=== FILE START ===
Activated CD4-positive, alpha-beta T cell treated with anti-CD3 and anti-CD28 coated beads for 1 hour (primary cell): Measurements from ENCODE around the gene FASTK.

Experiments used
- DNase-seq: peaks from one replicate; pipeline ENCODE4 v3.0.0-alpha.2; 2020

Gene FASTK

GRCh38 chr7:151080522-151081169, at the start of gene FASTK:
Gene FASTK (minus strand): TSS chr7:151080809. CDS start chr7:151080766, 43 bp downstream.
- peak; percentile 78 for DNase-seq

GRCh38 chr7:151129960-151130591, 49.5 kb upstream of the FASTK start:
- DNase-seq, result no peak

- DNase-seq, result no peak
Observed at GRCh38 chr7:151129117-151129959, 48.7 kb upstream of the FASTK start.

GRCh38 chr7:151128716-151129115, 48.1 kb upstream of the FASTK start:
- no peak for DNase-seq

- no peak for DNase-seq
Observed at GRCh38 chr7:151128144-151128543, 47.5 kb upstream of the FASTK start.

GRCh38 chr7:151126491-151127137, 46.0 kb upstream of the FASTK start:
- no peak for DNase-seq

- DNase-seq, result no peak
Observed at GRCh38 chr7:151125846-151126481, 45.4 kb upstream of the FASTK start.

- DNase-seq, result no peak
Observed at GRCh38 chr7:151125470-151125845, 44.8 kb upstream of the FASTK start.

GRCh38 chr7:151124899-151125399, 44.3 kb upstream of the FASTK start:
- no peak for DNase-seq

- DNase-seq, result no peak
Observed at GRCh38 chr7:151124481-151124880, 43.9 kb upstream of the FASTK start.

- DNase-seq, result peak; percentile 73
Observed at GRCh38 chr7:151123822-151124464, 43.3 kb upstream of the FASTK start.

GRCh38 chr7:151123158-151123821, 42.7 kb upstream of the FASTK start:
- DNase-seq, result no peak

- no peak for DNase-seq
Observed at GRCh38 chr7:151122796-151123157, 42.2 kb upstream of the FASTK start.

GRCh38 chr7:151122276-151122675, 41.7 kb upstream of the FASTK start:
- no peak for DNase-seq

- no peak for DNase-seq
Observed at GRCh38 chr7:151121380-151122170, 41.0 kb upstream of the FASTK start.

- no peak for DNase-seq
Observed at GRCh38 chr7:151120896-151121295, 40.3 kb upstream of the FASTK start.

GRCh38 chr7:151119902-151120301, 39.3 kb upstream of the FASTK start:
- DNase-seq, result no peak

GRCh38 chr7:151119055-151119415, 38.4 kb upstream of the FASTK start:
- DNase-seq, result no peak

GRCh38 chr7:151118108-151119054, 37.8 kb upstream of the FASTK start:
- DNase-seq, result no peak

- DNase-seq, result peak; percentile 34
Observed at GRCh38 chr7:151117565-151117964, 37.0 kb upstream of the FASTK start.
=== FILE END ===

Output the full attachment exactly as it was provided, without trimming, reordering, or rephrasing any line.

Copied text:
Activated CD4-positive, alpha-beta T cell treated with anti-CD3 and anti-CD28 coated beads for 1 hour (primary cell): Measurements from ENCODE around the gene FASTK.

Experiments used
- DNase-seq: peaks from one replicate; pipeline ENCODE4 v3.0.0-alpha.2; 2020

Gene FASTK

GRCh38 chr7:151080522-151081169, at the start of gene FASTK:
Gene FASTK (minus strand): TSS chr7:151080809. CDS start chr7:151080766, 43 bp downstream.
- peak; percentile 78 for DNase-seq

GRCh38 chr7:151129960-151130591, 49.5 kb upstream of the FASTK start:
- DNase-seq, result no peak

- DNase-seq, result no peak
Observed at GRCh38 chr7:151129117-151129959, 48.7 kb upstream of the FASTK start.

GRCh38 chr7:151128716-151129115, 48.1 kb upstream of the FASTK start:
- no peak for DNase-seq

- no peak for DNase-seq
Observed at GRCh38 chr7:151128144-151128543, 47.5 kb upstream of the FASTK start.

GRCh38 chr7:151126491-151127137, 46.0 kb upstream of the FASTK start:
- no peak for DNase-seq

- DNase-seq, result no peak
Observed at GRCh38 chr7:151125846-151126481, 45.4 kb upstream of the FASTK start.

- DNase-seq, result no peak
Observed at GRCh38 chr7:151125470-151125845, 44.8 kb upstream of the FASTK start.

GRCh38 chr7:151124899-151125399, 44.3 kb upstream of the FASTK start:
- no peak for DNase-seq

- DNase-seq, result no peak
Observed at GRCh38 chr7:151124481-151124880, 43.9 kb upstream of the FASTK start.

- DNase-seq, result peak; percentile 73
Observed at GRCh38 chr7:151123822-151124464, 43.3 kb upstream of the FASTK start.

GRCh38 chr7:151123158-151123821, 42.7 kb upstream of the FASTK start:
- DNase-seq, result no peak

- no peak for DNase-seq
Observed at GRCh38 chr7:151122796-151123157, 42.2 kb upstream of the FASTK start.

GRCh38 chr7:151122276-151122675, 41.7 kb upstream of the FASTK start:
- no peak for DNase-seq

- no peak for DNase-seq
Observed at GRCh38 chr7:151121380-151122170, 41.0 kb upstream of the FASTK start.

- no peak for DNase-seq
Observed at GRCh38 chr7:151120896-151121295, 40.3 kb upstream of the FASTK start.

GRCh38 chr7:151119902-151120301, 39.3 kb upstream of the FASTK start:
- DNase-seq, result no peak

GRCh38 chr7:151119055-151119415, 38.4 kb upstream of the FASTK start:
- DNase-seq, result no peak

GRCh38 chr7:151118108-151119054, 37.8 kb upstream of the FASTK start:
- DNase-seq, result no peak

- DNase-seq, result peak; percentile 34
Observed at GRCh38 chr7:151117565-151117964, 37.0 kb upstream of the FASTK start.